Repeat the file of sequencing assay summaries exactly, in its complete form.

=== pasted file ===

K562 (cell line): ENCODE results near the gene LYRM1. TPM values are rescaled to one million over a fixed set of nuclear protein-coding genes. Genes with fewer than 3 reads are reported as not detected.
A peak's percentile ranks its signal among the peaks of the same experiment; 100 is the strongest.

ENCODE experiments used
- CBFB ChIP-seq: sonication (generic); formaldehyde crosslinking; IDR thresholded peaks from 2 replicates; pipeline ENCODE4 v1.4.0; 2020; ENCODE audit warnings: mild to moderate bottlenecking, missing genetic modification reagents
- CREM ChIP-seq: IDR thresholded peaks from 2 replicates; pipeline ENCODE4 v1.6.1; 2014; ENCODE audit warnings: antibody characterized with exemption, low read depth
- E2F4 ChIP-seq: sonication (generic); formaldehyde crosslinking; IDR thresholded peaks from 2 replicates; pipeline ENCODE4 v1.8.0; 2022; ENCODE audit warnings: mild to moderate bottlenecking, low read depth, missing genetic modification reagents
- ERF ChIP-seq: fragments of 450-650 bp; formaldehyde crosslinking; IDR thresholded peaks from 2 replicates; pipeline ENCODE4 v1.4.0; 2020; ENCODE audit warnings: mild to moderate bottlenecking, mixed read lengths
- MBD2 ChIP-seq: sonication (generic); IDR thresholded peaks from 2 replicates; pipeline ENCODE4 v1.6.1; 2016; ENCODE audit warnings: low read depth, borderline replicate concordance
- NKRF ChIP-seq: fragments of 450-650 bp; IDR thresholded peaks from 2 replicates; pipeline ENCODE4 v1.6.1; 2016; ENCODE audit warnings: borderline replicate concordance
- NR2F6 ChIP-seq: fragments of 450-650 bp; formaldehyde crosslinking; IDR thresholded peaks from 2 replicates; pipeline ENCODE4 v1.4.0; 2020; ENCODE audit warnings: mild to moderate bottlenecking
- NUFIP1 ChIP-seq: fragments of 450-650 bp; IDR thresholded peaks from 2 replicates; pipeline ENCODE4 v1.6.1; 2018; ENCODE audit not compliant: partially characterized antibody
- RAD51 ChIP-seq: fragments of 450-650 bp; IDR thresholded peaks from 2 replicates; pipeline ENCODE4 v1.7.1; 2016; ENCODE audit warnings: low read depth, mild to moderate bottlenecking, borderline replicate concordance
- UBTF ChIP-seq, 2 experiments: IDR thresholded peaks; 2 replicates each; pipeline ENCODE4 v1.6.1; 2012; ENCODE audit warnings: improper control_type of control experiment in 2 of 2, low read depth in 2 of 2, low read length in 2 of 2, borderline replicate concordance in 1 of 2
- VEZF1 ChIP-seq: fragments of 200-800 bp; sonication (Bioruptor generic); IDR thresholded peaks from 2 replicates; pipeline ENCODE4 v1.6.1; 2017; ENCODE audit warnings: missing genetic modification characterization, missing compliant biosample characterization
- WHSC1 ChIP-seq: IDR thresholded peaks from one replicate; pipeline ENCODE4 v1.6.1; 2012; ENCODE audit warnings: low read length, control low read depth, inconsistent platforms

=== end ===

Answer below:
K562 (cell line): ENCODE results near the gene LYRM1. TPM values are rescaled to one million over a fixed set of nuclear protein-coding genes. Genes with fewer than 3 reads are reported as not detected.
A peak's percentile ranks its signal among the peaks of the same experiment; 100 is the strongest.

ENCODE experiments used
- CBFB ChIP-seq: sonication (generic); formaldehyde crosslinking; IDR thresholded peaks from 2 replicates; pipeline ENCODE4 v1.4.0; 2020; ENCODE audit warnings: mild to moderate bottlenecking, missing genetic modification reagents
- CREM ChIP-seq: IDR thresholded peaks from 2 replicates; pipeline ENCODE4 v1.6.1; 2014; ENCODE audit warnings: antibody characterized with exemption, low read depth
- E2F4 ChIP-seq: sonication (generic); formaldehyde crosslinking; IDR thresholded peaks from 2 replicates; pipeline ENCODE4 v1.8.0; 2022; ENCODE audit warnings: mild to moderate bottlenecking, low read depth, missing genetic modification reagents
- ERF ChIP-seq: fragments of 450-650 bp; formaldehyde crosslinking; IDR thresholded peaks from 2 replicates; pipeline ENCODE4 v1.4.0; 2020; ENCODE audit warnings: mild to moderate bottlenecking, mixed read lengths
- MBD2 ChIP-seq: sonication (generic); IDR thresholded peaks from 2 replicates; pipeline ENCODE4 v1.6.1; 2016; ENCODE audit warnings: low read depth, borderline replicate concordance
- NKRF ChIP-seq: fragments of 450-650 bp; IDR thresholded peaks from 2 replicates; pipeline ENCODE4 v1.6.1; 2016; ENCODE audit warnings: borderline replicate concordance
- NR2F6 ChIP-seq: fragments of 450-650 bp; formaldehyde crosslinking; IDR thresholded peaks from 2 replicates; pipeline ENCODE4 v1.4.0; 2020; ENCODE audit warnings: mild to moderate bottlenecking
- NUFIP1 ChIP-seq: fragments of 450-650 bp; IDR thresholded peaks from 2 replicates; pipeline ENCODE4 v1.6.1; 2018; ENCODE audit not compliant: partially characterized antibody
- RAD51 ChIP-seq: fragments of 450-650 bp; IDR thresholded peaks from 2 replicates; pipeline ENCODE4 v1.7.1; 2016; ENCODE audit warnings: low read depth, mild to moderate bottlenecking, borderline replicate concordance
- UBTF ChIP-seq, 2 experiments: IDR thresholded peaks; 2 replicates each; pipeline ENCODE4 v1.6.1; 2012; ENCODE audit warnings: improper control_type of control experiment in 2 of 2, low read depth in 2 of 2, low read length in 2 of 2, borderline replicate concordance in 1 of 2
- VEZF1 ChIP-seq: fragments of 200-800 bp; sonication (Bioruptor generic); IDR thresholded peaks from 2 replicates; pipeline ENCODE4 v1.6.1; 2017; ENCODE audit warnings: missing genetic modification characterization, missing compliant biosample characterization
- WHSC1 ChIP-seq: IDR thresholded peaks from one replicate; pipeline ENCODE4 v1.6.1; 2012; ENCODE audit warnings: low read length, control low read depth, inconsistent platforms